, Volume 137, Issue 2, pp 249–256 | Cite as

Comparative allometric variation in intertidal chitons (Polyplacophora: Chitonidae)

  • Christian M. Ibáñez
  • Roger D. Sepúlveda
  • Julia D. Sigwart
Original paper


Allometry involves the study of the relationship between size and shape of an individual, and in particular, the manner in which shape depends on size. Animals with multi-element skeletons may have differing growth allometries in different parts of the body. Chitons, for example, have eight overlapping shell plates or valves of three distinct types: head (one plate), intermediate (six plates), and tail (one plate). The overall chiton body is ellipsoidal and different species differ in their eccentricity. The aim of this study was to examine overall allometry in size and shape over adult ontogeny, and how these patterns vary among four closely related species of intertidal chitons from Southeastern Pacific Ocean. For each specimen (n = 407), measurements were taken of total body length and the exposed anterio-posterior lengths of the eight shell plates. Multivariate allometry was evaluated by means of a principal component analysis for each species separately, and for the total. The results showed differential allometric growth of specific skeletal elements, which varied among species; however, there was no clear evidence for specific differentiable growth stages. The overall trend among the combined species was for weakly positive allometry of shell plate widths, but isometric growth of total length and width; thus, the lateral proportion of the animal occupied by shell increases over growth and conversely “thinner looking” girdles may be generally indicative of older animals.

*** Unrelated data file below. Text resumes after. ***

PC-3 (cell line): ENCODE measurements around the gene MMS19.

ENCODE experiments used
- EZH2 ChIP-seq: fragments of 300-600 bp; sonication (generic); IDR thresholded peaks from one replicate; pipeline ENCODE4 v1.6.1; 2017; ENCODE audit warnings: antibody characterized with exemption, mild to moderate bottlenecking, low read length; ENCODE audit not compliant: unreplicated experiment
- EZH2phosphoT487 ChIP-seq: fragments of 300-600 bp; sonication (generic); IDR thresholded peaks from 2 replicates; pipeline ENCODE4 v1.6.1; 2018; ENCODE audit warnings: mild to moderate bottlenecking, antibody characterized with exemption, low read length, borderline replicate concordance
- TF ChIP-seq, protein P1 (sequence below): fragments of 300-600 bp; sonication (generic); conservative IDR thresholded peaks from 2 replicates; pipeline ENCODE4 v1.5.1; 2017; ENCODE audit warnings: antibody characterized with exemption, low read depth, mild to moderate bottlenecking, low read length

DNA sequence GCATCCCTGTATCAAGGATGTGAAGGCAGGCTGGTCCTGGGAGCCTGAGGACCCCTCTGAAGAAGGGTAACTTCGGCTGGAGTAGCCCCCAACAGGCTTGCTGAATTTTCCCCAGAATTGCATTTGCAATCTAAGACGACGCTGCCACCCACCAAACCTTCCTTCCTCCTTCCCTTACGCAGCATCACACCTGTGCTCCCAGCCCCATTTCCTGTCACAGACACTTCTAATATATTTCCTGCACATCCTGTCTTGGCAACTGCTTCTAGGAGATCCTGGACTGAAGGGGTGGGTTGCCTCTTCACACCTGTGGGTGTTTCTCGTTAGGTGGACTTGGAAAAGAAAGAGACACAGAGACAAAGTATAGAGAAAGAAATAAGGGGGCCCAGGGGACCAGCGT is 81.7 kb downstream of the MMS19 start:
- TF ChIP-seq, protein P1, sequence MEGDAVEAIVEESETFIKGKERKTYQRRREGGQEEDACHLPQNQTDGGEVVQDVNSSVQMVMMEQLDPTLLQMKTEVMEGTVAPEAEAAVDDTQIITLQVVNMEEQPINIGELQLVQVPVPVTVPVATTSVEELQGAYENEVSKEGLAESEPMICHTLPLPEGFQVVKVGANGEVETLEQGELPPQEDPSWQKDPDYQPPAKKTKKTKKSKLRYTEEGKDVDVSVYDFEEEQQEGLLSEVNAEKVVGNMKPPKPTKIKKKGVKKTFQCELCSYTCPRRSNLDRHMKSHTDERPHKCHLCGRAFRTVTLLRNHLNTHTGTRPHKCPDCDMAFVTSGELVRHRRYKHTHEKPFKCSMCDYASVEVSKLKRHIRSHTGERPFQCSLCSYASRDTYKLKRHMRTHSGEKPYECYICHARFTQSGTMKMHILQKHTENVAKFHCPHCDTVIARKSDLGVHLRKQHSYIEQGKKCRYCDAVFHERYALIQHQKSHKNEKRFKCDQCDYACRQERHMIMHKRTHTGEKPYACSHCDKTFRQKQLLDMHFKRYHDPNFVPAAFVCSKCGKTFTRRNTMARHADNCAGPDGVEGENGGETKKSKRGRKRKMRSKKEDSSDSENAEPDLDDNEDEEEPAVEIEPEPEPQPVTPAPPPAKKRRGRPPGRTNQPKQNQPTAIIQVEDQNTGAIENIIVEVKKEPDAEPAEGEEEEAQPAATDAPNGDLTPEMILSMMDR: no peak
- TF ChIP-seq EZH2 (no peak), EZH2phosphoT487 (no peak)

Allometry Shell shape Growth Polyplacophorans Morphometry Southeastern Pacific 



This study was financially supported by FONDECYT #1130266 Grant “Evolutionary biogeography of the Southeastern Pacific polyplacophorans” to C.M. Ibáñez. We are grateful to F. Alfonso, A. Cifuentes, S. Curaz, A. Fabres, A. Navarrete, M.C. Pardo-Gandarillas, V. Sanhueza, J. Salazar, C. Tobar and G. Torretti for their assistance in field and laboratory work.

Compliance with ethical standards

Ethical standards

This research was approved by the Universidad Andres Bello ethical committee and the Chilean government through FONDECYT. The manuscript has not been submitted to more than one journal for simultaneous consideration nor has it been published previously.

Conflict of interest

The authors declare that they have no conflict of interest with any other projects, researchers or organizations, commercial or otherwise.


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Copyright information

© Springer-Verlag GmbH Germany, part of Springer Nature 2017

Authors and Affiliations

  1. 1.Departamento de Ecología y Biodiversidad, Facultad de Ecología y Recursos NaturalesUniversidad Andrés BelloSantiagoChile
  2. 2.Facultad de Ciencias, Instituto de Ciencias Ambientales y EvolutivasUniversidad Austral de ChileValdiviaChile
  3. 3.Research Centre, South American Research Group on Coastal Ecosystems (SARCE)CaracasVenezuela
  4. 4.University of California BerkeleyBerkeleyUSA
  5. 5.Marine LaboratoryQueen’s University BelfastPortaferryIreland

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